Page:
Fans of the classic 1960s cartoon series Rocky and Bullwinkle may recall two minor characters, Chauncey and Edgar, who commented on the action by saying something like this: “Now there’s something you don’t see every day, Edgar.” “What’s that, Chauncey?” And then Chauncey would tell the joke, such as it was. (It usually wasn’t much.)
The U.S. Court of Federal Claims (COFC), however, has just given us, in all seriousness, one of those something-you-don’t-see-every-day moments by letting a subcontractor intervene in a bid protest in Mitchco International, Inc. v. United States. Although the decision probably will apply narrowly because of its unique facts involving the Randolph-Sheppard Act, its rarity merits a closer look, and the reasoning might offer opportunities for resourceful counsel in the future.
Randolph-Sheppard Act Overview
The Randolph-Sheppard Act (RSA), which governs the Mitchco procurement, “establishes a priority for blind persons represented by state licensing agencies (SLA)” for “the award of contracts for . . . the operation of cafeterias in federal buildings” (Ga. Bus. Enter. Program-Vocational Rehab. Agency). When a federal agency uses the RSA to procure cafeteria operations services from blind vendors, the agency invites the SLA to respond to the solicitation (34 C.F.R. § 395.33). If the SLA submits a competitive offer, the procuring agency will contract with the SLA after negotiations, and the SLA will “identify and assign qualified blind vendors to operate the facilities” (Colo. Dep’t of Human Servs., Div. of Vocational Rehab. v. United States).
Background of the Mitchco International Case
Mitchco, the incumbent contractor, recently filed a bid protest at COFC, challenging the award of an Army contract under the RSA to the Kentucky Office of Vocational Rehabilitation (KOVR), a Kentucky state agency, and its teaming partner, Southern Foodservice Management, Inc. The contract is for food services at the Fort Knox dining facilities. The Government Accountability Office already dismissed a protest by Mitchco of that award (Mitchco Int’l, Inc. ). Among other counts, Mitchco alleges possible violations of the Procurement Integrity Act by KOVR and Southern. In an unusual move, Southern moved to intervene in Mitchco’s COFC case.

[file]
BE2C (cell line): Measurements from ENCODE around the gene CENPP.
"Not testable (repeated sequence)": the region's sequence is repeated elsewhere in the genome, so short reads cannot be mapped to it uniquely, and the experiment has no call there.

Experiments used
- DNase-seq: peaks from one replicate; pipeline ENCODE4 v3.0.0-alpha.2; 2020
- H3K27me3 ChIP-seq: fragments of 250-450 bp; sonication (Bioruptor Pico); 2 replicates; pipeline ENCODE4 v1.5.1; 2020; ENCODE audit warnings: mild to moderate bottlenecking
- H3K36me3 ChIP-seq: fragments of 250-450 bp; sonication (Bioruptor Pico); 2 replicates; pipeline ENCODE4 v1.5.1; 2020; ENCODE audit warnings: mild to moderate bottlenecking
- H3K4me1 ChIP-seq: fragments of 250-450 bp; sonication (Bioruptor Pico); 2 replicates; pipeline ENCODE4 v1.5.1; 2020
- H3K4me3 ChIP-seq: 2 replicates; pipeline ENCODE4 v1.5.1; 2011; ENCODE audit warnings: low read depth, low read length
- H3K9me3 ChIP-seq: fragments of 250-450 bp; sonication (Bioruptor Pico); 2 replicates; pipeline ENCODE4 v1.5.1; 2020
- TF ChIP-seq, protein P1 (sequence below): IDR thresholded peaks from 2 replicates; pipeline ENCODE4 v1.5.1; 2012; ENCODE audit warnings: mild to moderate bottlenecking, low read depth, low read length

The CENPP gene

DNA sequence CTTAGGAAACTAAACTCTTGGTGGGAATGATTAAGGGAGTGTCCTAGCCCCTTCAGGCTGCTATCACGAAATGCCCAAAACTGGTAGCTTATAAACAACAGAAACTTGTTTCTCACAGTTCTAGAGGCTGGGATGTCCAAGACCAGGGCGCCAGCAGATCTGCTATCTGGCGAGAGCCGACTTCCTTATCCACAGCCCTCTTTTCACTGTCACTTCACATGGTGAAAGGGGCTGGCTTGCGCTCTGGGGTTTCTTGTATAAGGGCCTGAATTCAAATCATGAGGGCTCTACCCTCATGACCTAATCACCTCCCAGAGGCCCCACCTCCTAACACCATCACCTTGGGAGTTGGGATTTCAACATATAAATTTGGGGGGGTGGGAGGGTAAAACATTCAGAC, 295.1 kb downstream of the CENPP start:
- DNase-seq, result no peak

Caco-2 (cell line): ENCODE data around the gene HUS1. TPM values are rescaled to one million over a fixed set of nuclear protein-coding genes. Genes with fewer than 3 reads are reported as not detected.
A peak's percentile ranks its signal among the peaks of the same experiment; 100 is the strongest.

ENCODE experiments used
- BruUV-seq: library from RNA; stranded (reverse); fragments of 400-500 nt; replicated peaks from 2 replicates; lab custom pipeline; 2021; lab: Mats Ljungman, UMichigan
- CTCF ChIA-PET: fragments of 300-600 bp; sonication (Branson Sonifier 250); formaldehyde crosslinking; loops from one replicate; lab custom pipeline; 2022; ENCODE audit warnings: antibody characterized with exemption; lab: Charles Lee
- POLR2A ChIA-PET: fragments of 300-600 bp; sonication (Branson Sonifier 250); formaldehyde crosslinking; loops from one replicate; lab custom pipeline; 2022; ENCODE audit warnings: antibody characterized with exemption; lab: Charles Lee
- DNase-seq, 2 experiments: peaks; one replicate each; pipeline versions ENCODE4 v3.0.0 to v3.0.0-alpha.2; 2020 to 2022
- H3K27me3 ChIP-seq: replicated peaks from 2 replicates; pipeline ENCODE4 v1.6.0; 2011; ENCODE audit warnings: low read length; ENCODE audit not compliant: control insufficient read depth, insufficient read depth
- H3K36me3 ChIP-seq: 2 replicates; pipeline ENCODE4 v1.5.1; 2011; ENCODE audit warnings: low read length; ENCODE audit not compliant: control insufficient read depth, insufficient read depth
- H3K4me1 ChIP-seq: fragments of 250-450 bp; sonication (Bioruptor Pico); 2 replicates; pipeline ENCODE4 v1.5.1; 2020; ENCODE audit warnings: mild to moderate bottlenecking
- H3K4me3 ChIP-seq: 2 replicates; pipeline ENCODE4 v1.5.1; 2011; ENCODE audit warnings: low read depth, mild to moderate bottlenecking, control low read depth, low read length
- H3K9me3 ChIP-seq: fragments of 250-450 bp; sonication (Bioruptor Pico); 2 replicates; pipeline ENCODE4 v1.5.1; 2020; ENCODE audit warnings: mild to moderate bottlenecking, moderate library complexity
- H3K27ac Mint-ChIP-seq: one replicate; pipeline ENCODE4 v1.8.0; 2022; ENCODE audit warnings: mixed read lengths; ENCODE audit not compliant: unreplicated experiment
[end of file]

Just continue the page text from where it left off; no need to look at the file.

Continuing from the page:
How Does a Party Normally Intervene at the COFC?
The Rules of the Court of Federal Claims (RCFC) allow for “Intervention of Right” and “Permissive Intervention” (RCFC 24). Intervention of Right applies when the prospective intervenor has an unconditional right under the law or claims an interest in the matter that requires its participation to protect (RCFC 24(a)). Permissive Intervention, on the other hand, applies to parties having only a “conditional right” to intervene under the law or that have “a claim or defense that shares with the main action a common question of law or fact” (RCFC 24(b)). Southern sought to intervene under the second option, Permissive Intervention.
COFC’s Order on Southern’s Motion to Intervene
Normally in a bid protest, the intervener is the awardee of the contract being challenged. The gist of Southern’s argument, however, was that although the contract awardee was KOVR (the SLA), KOVR had proposed Southern to perform the work with KOVR’s blind vendor, meaning that Southern was not a typical subcontractor. In addition, Southern argued that the complaint in a separate state-level lawsuit was “brimming with allegations directed at Southern,” including that KOVR and Southern had “colluded to misappropriate Mitchco’s proprietary and trade secret information about cafeteria services at Fort Knox.” Thus, Southern argued, the COFC complaint was just a repackaged version of the state-level allegations. According to Southern, it was impossible for COFC to resolve the bid protest without addressing “at least some of Mitcho’s allegations against Southern – which overlap Mitchco’s state court allegations substantially.”
The COFC granted Southern’s motion, stating, in part:
If plaintiff is correct, Southern violated procurement law and committed fraud, in collusion with KOVR, when KOVR was tentatively awarded the contract. Who better and with more at stake to deal with these accusations than Southern?
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Our review is thus limited to the propriety of the federal government’s actions or inactions in awarding this contract, but Southern may be able to shed light on the question by explaining its own conduct in response to the allegations brought by plaintiff. In that sense, Southern has a defense that shares a common question of law and fact with the government’s and KOVR’s defense of the Army’s decision to award to KOVR (and to Southern as the subcontractor).
The COFC was also persuaded by the fact that the contract was awarded under the RSA because, in that case, KOVR was only a nominal awardee as SLA. The real party that stands to win or lose economically is Southern. Thus, Southern has an interest “beyond that of a normal subcontractor.” Lastly, the COFC found that no other party could adequately represent Southern’s interests.
In any future protests at the COFC where a subcontractor tries to intervene, the opposing parties will probably try to rely on the unique facts of the Mitchco case to oppose the attempt. Nevertheless, it is likely that practitioners who represent subcontractors that want to participate in bid protests will focus on the language in the order, which is already on Westlaw, regarding a subcontractor’s ability to protect its interests when it is being accused of wrong-doing in a bid protest. Thus, we can expect to see more of these arguments, perhaps making them something not that unusual at all.